They turned to me, as if seeing me for the first time.  Their invisible twin communication system crackled, and they bounced off the bed in tandem to embrace me in a terrifying twin bear hug.  “Thanks for the cookies!” cried one, a little too loudly.  “We love you, Heather,” cried the other, also too loudly.  I tried to worm my way out of their moist and smelly embrace.  Mark picked up on my disinclination and turned back toward the bed.

Before he could bounce like Tigger on his beloved Poo, Chris said, “Why don’t you sit in this leather wing chair?” and pointed at one of the lawn chairs.  Mark took the hint.

Meanwhile, Matt didn’t let me go.  In fact, he hugged me right around the edge of the wall into the other room, and whispered “Thank you,” as he looked into my face.  He put a hand on either side of my head.  “I feel so much better knowing you’re here.”  He kissed my forehead and practically sprinted back to the other room to drop into the other lawn chair as loudly as possible.

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Yesterday I met two friends after work for drinks and dinner.  Well, they had drinks.  I enjoyed two glasses of cranberry juice, because I have migraines and had to give up alcohol in all its forms.  Anyway, one of them brought up the subject of my book.  She’s read it and apparently liked it.  Or she’s a good friend who supports my efforts.  What’s important here is that she brought it up.

Anyway, the second friend, upon hearing about Authonomy, wondered why I wasn’t submitting my manuscript for publication.  “What,” she asked, “is holding you back?”

What, indeed?

I babbled something about the amount of work involved in submitting a novel, because it is a lot of work.  And then I wondered if that was really the truth.

I’m pretty happy getting feedback on Authonomy.  The version of my book currently uploaded is significantly better than the one I originally submitted.  I feel I’m part of the Authonomy community.  And that makes me wonder if I’m just using it to delay what real writers do:  get published.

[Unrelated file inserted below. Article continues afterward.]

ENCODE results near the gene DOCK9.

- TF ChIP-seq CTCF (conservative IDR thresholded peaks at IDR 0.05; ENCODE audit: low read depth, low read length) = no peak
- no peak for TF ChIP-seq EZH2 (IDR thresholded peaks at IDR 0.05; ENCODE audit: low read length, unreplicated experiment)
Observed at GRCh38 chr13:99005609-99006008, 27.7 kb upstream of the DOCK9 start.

One thing is holding me back.  I’ve written a book about characters who make decisions based on their faith.  Lots of people would call that a “Christian book.”  But they are regular people living in the regular, worldly world.  So the book includes scenes that a Christian publisher might not accept.  Would a mainstream publisher want it?  I have my suspicions.  I’ve been told that the ‘rule of thumb’ in YA books is that “the J-word is acceptable only as an oath.”  So I don’t think mainstream publishers will want to promote my book.  The J-word appears with alarming regularity throughout.

So do I submit it, knowing I’ve created a strange new genre:  realistic Christian fiction?  Or do I just publish it on Kindle and see if there’s a market for it?

But now I do wonder what’s holding me back.

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I’m Blogging!

I’ve decided it’s worthwhile to begin blogging in support of my writing (and reading) habit.  As the author of three books in a sub-genre I’m calling “Realistic YA Fiction,” I know my work will be difficult to place.  Christian publishers might shy away from the realism and mainstream publishers may shy away from the religion.

But I believe there are young adults out there who live in the real world and struggle to live out their faith while interacting with others in that real world.  For them, I write my books.